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Auditory peripersonal space in humans.

Authors
  • Farnè, Alessandro
  • Làdavas, Elisabetta
Type
Published Article
Journal
Journal of cognitive neuroscience
Publication Date
Oct 01, 2002
Volume
14
Issue
7
Pages
1030–1043
Identifiers
PMID: 12419126
Source
Medline
License
Unknown

Abstract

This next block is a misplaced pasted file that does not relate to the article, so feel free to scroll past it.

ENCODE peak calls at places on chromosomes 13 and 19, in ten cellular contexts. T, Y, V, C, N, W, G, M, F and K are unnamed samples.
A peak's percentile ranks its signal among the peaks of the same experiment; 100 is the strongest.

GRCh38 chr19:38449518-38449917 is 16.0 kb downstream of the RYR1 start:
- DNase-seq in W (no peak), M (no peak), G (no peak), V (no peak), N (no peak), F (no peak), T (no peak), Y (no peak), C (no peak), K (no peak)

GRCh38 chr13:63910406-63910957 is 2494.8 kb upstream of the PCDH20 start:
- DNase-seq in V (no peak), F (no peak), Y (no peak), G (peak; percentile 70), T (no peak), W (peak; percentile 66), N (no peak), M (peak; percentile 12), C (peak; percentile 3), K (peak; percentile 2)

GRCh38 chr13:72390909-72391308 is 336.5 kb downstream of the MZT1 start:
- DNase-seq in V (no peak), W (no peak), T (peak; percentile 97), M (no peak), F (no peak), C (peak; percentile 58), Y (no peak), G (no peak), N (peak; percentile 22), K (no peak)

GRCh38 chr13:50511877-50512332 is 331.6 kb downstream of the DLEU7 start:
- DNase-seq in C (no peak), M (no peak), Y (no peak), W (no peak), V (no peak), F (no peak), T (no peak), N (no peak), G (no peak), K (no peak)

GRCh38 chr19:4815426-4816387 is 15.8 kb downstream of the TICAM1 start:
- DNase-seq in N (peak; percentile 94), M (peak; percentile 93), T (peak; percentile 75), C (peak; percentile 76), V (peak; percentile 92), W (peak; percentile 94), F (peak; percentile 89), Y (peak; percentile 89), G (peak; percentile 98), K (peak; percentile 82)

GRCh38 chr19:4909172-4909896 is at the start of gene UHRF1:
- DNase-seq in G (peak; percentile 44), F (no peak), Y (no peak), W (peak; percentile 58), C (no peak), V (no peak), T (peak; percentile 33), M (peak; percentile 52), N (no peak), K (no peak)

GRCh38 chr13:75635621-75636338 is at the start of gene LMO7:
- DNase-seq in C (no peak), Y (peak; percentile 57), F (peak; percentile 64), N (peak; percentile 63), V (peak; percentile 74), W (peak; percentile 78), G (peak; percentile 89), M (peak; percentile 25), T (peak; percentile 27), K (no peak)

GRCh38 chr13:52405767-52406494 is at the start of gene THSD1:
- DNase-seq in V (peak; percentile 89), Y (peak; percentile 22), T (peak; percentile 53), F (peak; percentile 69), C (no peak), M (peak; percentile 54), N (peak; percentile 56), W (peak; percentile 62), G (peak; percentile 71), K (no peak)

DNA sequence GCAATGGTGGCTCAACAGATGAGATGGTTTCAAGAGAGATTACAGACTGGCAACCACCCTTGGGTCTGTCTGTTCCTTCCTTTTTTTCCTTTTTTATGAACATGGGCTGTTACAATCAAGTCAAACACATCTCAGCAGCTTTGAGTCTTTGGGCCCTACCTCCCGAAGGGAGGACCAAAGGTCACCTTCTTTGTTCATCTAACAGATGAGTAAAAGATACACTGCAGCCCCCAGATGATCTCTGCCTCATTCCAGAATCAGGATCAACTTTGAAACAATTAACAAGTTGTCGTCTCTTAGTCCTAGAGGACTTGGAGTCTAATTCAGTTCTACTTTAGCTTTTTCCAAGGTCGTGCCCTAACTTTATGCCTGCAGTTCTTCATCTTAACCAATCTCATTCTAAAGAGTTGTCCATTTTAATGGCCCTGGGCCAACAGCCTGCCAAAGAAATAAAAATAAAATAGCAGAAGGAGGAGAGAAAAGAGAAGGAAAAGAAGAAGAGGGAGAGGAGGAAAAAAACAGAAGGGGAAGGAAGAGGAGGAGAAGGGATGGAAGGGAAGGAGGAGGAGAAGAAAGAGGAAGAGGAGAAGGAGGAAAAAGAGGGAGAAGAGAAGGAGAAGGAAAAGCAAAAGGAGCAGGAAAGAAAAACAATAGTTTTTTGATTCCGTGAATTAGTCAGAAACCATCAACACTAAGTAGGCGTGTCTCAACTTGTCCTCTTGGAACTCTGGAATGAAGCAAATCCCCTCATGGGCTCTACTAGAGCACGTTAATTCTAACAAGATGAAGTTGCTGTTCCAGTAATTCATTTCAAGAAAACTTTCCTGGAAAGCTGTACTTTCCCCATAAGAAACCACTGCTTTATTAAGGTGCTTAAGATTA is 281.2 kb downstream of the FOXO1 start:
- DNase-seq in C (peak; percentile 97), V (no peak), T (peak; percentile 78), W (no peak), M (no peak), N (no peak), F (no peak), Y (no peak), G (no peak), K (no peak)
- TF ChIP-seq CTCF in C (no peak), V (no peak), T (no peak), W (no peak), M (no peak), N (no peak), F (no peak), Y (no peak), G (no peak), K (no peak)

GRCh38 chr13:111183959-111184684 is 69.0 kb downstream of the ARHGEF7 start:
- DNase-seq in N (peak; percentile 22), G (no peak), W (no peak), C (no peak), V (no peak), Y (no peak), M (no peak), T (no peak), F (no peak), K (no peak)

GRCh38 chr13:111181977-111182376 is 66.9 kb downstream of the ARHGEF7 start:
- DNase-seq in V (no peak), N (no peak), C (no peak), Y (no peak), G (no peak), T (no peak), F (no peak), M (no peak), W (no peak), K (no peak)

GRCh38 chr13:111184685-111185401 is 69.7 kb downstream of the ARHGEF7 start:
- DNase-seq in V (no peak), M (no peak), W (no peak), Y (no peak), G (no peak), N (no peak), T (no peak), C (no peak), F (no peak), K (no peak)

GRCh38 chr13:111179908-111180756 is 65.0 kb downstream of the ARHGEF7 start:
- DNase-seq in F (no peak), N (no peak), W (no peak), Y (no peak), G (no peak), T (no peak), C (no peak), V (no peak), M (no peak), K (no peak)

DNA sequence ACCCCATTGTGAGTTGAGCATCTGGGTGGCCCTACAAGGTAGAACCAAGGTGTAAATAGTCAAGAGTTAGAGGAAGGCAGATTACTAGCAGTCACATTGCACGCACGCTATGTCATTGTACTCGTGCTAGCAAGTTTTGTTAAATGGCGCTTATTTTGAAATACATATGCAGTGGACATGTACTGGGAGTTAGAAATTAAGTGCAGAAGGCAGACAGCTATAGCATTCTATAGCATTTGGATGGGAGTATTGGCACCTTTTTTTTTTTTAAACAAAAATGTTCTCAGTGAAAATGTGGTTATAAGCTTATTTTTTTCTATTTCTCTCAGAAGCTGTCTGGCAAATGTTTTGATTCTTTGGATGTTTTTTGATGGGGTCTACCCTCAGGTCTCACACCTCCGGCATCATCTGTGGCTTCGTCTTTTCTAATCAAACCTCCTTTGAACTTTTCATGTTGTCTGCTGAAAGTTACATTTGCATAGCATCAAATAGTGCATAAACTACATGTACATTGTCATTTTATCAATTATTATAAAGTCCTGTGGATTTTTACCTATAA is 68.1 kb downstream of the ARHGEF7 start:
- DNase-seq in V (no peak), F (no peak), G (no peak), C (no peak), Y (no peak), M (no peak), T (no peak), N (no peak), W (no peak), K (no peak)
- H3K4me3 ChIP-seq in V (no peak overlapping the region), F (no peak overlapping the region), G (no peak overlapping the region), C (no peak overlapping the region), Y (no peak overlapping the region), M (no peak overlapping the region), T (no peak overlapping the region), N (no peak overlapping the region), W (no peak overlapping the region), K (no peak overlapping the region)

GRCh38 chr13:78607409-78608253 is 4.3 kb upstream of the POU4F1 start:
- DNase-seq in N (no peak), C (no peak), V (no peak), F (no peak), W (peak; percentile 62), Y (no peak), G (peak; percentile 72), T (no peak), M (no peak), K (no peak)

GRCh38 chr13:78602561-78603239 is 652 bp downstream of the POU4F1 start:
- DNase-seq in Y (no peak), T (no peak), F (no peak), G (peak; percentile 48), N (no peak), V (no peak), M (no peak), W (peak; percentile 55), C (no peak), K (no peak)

In the present study we report neuropsychological evidence of the existence of an auditory peripersonal space representation around the head in humans and its characteristics. In a group of right brain-damaged patients with tactile extinction, we found that a sound delivered near the ipsilesional side of the head (20 cm) strongly extinguished a tactile stimulus delivered to the contralesional side of the head (cross-modal auditory-tactile extinction). By contrast, when an auditory stimulus was presented far from the head (70 cm), cross-modal extinction was dramatically reduced. This spatially specific cross-modal extinction was most consistently found (i.e., both in the front and back spaces) when a complex sound was presented, like a white noise burst. Pure tones produced spatially specific cross-modal extinction when presented in the back space, but not in the front space. In addition, the most severe cross-modal extinction emerged when sounds came from behind the head, thus showing that the back space is more sensitive than the front space to the sensory interaction of auditory-tactile inputs. Finally, when cross-modal effects were investigated by reversing the spatial arrangement of cross-modal stimuli (i.e., touch on the right and sound on the left), we found that an ipsilesional tactile stimulus, although inducing a small amount of cross-modal tactile-auditory extinction, did not produce any spatial-specific effect. Therefore, the selective aspects of cross-modal interaction found near the head cannot be explained by a competition between a damaged left spatial representation and an intact right spatial representation. Thus, consistent with neurophysiological evidence from monkeys, our findings strongly support the existence, in humans, of an integrated cross-modal system coding auditory and tactile stimuli near the body, that is, in the peripersonal space.

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